The Bridges to Computing project focuses on the transition years from high school to college, working to better inform students about and prepare them for careers in computing fields. Bridges involves academic and social components geared toward advanced high school students, and early and advanced college students. The primary activities are:
- a partnership with CUNY CollegeNow offering courses for high school credit to New York City public school students, including Computing Prep and "Does It Compute?" Summer Workshop;
- hands-on, contextualized "flavors" of undergraduate computing courses: Introductory Computing ("CS0"), Introductory Programminging ("CS1") and Advanced Programming ("CS2"); and
- mentoring, from high school students to undergraduate "Ambassadors" to doctoral students and faculty.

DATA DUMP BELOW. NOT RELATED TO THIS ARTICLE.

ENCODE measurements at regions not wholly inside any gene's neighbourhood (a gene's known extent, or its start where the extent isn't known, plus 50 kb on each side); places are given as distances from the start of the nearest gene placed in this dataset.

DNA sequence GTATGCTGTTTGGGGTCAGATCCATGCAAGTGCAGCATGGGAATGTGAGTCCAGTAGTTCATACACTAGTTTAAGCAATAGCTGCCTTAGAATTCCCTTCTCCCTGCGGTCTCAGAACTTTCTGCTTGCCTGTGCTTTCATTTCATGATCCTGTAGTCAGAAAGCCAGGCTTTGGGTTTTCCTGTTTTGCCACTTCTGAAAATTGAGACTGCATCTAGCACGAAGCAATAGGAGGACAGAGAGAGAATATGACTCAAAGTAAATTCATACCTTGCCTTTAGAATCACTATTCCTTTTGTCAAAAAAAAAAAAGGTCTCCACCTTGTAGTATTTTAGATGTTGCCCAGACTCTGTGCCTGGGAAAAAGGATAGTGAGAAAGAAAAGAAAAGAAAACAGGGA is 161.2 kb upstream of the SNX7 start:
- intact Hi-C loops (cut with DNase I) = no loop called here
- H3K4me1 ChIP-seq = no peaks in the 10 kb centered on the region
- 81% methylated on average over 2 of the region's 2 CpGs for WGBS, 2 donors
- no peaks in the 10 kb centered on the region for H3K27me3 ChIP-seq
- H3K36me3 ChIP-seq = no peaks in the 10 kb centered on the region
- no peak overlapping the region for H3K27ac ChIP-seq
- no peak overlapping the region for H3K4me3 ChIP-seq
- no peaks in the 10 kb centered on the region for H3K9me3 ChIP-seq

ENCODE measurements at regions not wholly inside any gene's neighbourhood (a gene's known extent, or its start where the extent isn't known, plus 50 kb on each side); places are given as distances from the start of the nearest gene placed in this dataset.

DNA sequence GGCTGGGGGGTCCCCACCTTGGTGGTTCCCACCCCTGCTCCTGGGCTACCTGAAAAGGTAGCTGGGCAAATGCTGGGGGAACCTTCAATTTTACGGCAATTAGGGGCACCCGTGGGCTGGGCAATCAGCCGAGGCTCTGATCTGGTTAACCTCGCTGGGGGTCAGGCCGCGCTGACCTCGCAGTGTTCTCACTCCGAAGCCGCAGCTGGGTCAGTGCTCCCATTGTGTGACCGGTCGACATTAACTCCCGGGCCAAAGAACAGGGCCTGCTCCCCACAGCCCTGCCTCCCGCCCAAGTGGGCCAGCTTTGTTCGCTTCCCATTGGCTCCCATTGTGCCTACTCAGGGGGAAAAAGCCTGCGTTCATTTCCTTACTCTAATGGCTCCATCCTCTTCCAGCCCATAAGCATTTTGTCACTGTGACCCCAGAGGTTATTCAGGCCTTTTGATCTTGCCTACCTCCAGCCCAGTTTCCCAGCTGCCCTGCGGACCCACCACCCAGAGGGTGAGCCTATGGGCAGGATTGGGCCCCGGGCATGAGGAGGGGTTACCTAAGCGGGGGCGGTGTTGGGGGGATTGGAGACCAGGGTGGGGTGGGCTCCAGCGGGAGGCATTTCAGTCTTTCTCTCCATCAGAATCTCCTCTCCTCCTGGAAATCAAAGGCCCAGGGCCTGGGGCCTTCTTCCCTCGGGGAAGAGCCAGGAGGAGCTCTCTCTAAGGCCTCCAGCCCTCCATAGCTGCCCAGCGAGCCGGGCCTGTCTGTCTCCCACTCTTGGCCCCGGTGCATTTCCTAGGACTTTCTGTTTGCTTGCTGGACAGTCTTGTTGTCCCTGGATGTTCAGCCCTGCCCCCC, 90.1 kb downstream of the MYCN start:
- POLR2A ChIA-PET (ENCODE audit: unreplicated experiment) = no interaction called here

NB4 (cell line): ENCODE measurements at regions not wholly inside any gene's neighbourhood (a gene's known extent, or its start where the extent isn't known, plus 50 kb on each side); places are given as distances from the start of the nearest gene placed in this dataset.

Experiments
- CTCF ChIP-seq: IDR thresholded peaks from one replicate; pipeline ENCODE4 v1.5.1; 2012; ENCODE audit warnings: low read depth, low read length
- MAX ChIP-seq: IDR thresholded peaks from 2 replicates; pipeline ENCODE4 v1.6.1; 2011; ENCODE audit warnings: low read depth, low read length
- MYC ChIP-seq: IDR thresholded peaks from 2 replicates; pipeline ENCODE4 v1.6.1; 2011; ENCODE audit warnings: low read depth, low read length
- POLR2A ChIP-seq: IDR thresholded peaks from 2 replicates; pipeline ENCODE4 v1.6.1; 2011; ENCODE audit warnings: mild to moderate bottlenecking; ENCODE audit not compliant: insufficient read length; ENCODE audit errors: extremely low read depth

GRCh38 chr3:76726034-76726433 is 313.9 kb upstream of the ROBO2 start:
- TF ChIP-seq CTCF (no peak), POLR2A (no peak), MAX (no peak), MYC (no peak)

Since Summer 2006, Bridges has reached more than 250 students from nearly 60 public high schools in Brooklyn and around New York City, over 1500 undergraduates through more than 70 sections of 17 newly developed or updated computing courses, and 21 advanced undergraduate Ambassadors. Participants are largely immigrants from all across Asia, the Caribbean and Eastern Europe. Most undergraduates work part-time while attending school full-time.
Project results include the following highlights:
- Surveys show that undergraduates select class sections overwhelmingly based on schedule and professor, not according to a section's particular flavor.
- Bridges sections of undergraduate CS1 courses have shown better than average retention to CS2 and into the major, as well as fewer students repeating CS1 and fewer students exiting computing.
- A partnership between Bridges and CollegeNow, an established collaboration between the City University of New York and the New York City Department of Education (http://collegenow.cuny.edu), enables course offerings for credit and provides a sustainable model for the future, as well as possibilities to expand throughout the CUNY system.
- A Teacher Workshop, in partnership with ACM CSTA (http://csta.acm.org), gives channels for course material dissemination and student recruitment.